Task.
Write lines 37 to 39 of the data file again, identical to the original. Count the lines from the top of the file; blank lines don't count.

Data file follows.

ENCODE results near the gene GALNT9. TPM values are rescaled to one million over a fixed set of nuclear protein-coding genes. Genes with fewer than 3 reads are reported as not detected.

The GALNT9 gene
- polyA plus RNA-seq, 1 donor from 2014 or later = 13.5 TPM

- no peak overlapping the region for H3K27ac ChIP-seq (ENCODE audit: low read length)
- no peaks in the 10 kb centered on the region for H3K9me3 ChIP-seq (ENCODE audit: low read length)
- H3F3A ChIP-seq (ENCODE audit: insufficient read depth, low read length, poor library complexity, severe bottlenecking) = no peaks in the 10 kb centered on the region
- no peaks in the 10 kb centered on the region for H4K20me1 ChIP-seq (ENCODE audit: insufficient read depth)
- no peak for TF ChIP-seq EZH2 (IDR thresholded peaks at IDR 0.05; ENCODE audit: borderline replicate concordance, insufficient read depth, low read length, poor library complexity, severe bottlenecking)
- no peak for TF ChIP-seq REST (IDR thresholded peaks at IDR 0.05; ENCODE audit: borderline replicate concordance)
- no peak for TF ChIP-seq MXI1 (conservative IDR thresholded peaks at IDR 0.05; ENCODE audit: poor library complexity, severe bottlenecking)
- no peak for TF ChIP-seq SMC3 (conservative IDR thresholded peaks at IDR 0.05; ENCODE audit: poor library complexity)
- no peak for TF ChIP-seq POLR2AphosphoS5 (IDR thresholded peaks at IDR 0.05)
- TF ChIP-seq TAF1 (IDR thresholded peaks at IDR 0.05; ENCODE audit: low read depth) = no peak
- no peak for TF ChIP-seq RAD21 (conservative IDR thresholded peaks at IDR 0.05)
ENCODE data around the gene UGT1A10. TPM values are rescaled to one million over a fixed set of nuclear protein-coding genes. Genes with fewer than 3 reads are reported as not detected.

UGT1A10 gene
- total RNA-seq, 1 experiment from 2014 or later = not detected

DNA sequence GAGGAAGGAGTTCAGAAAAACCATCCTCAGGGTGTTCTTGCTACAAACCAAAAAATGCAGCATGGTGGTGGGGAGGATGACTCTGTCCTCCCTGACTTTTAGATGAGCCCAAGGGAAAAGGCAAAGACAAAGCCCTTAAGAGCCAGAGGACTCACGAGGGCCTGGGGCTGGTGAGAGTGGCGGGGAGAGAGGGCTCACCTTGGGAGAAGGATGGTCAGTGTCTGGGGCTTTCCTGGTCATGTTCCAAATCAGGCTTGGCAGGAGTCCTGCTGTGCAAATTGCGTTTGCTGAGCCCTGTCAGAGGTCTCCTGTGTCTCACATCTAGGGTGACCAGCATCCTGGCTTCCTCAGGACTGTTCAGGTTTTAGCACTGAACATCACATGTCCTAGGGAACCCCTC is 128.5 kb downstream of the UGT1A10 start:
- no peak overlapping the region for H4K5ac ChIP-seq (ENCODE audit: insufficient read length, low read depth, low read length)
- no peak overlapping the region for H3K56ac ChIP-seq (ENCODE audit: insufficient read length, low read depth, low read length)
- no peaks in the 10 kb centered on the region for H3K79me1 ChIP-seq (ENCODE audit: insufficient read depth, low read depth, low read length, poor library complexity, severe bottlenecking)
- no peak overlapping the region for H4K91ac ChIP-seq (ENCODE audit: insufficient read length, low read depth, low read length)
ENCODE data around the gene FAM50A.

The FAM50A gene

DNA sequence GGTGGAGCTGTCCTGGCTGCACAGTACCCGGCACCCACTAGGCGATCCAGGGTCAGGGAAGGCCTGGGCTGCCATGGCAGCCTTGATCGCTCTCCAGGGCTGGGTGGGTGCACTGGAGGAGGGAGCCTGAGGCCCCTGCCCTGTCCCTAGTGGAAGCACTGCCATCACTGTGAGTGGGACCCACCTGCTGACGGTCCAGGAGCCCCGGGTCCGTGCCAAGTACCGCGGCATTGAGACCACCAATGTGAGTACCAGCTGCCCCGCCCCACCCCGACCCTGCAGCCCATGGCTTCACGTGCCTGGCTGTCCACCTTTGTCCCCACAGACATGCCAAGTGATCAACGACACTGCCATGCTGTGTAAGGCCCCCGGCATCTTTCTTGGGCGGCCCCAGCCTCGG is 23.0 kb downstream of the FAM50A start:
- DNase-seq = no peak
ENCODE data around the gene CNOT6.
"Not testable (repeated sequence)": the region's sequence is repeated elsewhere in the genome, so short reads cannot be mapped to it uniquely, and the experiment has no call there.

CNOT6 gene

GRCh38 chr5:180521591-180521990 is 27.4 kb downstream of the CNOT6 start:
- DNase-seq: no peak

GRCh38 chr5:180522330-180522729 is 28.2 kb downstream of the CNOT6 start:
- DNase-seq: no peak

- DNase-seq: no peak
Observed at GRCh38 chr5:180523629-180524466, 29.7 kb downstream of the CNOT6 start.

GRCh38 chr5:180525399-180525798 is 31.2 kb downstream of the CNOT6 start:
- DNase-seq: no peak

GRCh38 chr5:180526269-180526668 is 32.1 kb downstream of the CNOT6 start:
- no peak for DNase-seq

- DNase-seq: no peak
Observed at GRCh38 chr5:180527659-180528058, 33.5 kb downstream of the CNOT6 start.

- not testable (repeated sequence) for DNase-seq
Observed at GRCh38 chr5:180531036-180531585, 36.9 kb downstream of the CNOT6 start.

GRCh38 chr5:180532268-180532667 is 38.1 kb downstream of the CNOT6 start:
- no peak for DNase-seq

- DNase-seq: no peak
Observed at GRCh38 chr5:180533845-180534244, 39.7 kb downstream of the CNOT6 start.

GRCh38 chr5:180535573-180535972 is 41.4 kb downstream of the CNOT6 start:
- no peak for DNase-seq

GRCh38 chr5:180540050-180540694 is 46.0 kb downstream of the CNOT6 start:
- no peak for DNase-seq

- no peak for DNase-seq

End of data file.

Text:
- DNase-seq: no peak

GRCh38 chr5:180526269-180526668 is 32.1 kb downstream of the CNOT6 start:
- no peak for DNase-seq